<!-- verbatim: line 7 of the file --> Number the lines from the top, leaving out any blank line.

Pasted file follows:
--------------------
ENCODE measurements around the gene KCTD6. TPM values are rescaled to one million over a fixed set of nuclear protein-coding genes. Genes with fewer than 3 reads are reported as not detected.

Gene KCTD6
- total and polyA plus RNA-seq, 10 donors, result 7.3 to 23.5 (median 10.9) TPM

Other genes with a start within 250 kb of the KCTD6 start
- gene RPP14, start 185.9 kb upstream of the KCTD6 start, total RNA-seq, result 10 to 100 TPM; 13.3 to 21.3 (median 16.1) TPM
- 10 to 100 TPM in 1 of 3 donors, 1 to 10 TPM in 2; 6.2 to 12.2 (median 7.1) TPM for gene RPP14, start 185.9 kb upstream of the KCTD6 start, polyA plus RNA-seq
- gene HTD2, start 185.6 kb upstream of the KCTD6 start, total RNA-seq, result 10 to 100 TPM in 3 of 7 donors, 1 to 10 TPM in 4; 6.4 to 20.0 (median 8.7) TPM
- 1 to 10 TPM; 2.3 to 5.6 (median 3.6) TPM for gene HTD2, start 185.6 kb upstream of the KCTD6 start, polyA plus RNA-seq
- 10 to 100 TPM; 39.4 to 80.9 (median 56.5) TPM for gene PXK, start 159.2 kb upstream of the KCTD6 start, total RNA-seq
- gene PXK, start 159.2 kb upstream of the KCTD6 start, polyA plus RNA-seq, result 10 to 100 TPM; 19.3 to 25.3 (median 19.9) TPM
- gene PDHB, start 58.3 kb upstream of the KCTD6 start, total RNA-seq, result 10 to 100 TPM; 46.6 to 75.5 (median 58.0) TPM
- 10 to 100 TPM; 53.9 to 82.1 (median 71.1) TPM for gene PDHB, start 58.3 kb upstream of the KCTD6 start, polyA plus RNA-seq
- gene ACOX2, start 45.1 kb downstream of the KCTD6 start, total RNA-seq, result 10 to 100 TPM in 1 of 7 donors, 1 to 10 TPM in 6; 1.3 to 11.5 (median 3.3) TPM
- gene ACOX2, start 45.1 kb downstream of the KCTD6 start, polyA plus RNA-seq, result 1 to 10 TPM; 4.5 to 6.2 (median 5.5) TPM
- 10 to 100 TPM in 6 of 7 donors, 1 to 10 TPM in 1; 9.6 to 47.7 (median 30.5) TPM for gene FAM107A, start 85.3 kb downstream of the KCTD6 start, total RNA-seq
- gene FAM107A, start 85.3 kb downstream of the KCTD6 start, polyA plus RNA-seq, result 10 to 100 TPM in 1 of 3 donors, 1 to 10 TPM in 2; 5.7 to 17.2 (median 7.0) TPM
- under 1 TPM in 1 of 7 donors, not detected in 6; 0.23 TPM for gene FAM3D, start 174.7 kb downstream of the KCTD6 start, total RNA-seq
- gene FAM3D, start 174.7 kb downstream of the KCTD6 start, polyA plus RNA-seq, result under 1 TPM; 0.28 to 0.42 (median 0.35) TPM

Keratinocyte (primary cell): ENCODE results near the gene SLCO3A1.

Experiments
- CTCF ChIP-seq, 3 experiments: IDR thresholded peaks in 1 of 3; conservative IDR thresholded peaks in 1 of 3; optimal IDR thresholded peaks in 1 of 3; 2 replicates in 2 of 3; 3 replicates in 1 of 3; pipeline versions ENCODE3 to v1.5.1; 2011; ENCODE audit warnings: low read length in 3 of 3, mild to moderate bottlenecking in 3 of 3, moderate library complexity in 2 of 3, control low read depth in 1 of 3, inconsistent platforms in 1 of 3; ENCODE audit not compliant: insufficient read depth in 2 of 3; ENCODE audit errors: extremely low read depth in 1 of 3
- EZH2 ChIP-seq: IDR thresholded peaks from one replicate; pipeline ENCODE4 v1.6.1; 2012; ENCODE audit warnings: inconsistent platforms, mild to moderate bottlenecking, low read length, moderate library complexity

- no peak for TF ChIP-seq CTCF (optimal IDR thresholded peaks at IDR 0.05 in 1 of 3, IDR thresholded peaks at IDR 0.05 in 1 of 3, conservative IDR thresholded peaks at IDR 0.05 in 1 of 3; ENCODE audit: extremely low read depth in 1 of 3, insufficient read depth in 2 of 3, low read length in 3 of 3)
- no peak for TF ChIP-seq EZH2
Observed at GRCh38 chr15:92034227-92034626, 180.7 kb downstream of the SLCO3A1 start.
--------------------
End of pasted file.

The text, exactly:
- gene HTD2, start 185.6 kb upstream of the KCTD6 start, total RNA-seq, result 10 to 100 TPM in 3 of 7 donors, 1 to 10 TPM in 4; 6.4 to 20.0 (median 8.7) TPM